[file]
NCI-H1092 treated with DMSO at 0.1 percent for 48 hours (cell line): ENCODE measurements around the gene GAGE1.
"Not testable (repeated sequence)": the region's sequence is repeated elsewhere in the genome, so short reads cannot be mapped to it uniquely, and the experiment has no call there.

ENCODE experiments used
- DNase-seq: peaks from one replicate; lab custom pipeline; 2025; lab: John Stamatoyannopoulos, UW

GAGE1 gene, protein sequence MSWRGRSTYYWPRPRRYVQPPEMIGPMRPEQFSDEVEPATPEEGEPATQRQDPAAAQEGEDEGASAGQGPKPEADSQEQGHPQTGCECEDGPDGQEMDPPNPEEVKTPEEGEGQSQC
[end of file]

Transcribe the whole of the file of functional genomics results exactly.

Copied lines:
NCI-H1092 treated with DMSO at 0.1 percent for 48 hours (cell line): ENCODE measurements around the gene GAGE1.
"Not testable (repeated sequence)": the region's sequence is repeated elsewhere in the genome, so short reads cannot be mapped to it uniquely, and the experiment has no call there.

ENCODE experiments used
- DNase-seq: peaks from one replicate; lab custom pipeline; 2025; lab: John Stamatoyannopoulos, UW

GAGE1 gene, protein sequence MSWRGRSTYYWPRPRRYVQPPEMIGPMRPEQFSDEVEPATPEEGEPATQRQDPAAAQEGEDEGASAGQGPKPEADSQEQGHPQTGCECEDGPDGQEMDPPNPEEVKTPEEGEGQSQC